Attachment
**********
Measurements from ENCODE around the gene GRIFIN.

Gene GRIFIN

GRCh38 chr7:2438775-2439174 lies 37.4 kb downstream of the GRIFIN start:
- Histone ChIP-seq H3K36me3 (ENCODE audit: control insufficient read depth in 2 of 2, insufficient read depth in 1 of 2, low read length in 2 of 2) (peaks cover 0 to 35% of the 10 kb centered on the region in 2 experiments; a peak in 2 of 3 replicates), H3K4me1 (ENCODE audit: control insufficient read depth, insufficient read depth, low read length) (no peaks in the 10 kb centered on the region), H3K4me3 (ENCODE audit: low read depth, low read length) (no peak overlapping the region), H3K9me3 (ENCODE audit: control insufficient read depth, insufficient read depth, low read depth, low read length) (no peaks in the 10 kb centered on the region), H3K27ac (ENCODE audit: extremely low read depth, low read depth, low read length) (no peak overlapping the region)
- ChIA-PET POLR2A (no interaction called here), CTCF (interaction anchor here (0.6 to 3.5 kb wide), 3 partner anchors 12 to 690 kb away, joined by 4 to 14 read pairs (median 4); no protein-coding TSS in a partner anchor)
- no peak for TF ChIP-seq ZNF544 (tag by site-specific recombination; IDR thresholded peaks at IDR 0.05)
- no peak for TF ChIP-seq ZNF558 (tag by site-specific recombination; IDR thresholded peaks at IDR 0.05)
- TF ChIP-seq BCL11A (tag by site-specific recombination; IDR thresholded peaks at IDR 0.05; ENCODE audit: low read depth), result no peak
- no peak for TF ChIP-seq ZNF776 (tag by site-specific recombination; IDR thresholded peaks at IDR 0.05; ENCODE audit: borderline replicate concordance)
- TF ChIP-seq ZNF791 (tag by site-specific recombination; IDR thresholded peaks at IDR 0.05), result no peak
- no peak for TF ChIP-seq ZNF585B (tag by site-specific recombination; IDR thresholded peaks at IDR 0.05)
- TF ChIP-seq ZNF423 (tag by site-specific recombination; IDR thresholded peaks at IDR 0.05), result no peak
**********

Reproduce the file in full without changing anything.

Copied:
Measurements from ENCODE around the gene GRIFIN.

Gene GRIFIN

GRCh38 chr7:2438775-2439174 lies 37.4 kb downstream of the GRIFIN start:
- Histone ChIP-seq H3K36me3 (ENCODE audit: control insufficient read depth in 2 of 2, insufficient read depth in 1 of 2, low read length in 2 of 2) (peaks cover 0 to 35% of the 10 kb centered on the region in 2 experiments; a peak in 2 of 3 replicates), H3K4me1 (ENCODE audit: control insufficient read depth, insufficient read depth, low read length) (no peaks in the 10 kb centered on the region), H3K4me3 (ENCODE audit: low read depth, low read length) (no peak overlapping the region), H3K9me3 (ENCODE audit: control insufficient read depth, insufficient read depth, low read depth, low read length) (no peaks in the 10 kb centered on the region), H3K27ac (ENCODE audit: extremely low read depth, low read depth, low read length) (no peak overlapping the region)
- ChIA-PET POLR2A (no interaction called here), CTCF (interaction anchor here (0.6 to 3.5 kb wide), 3 partner anchors 12 to 690 kb away, joined by 4 to 14 read pairs (median 4); no protein-coding TSS in a partner anchor)
- no peak for TF ChIP-seq ZNF544 (tag by site-specific recombination; IDR thresholded peaks at IDR 0.05)
- no peak for TF ChIP-seq ZNF558 (tag by site-specific recombination; IDR thresholded peaks at IDR 0.05)
- TF ChIP-seq BCL11A (tag by site-specific recombination; IDR thresholded peaks at IDR 0.05; ENCODE audit: low read depth), result no peak
- no peak for TF ChIP-seq ZNF776 (tag by site-specific recombination; IDR thresholded peaks at IDR 0.05; ENCODE audit: borderline replicate concordance)
- TF ChIP-seq ZNF791 (tag by site-specific recombination; IDR thresholded peaks at IDR 0.05), result no peak
- no peak for TF ChIP-seq ZNF585B (tag by site-specific recombination; IDR thresholded peaks at IDR 0.05)
- TF ChIP-seq ZNF423 (tag by site-specific recombination; IDR thresholded peaks at IDR 0.05), result no peak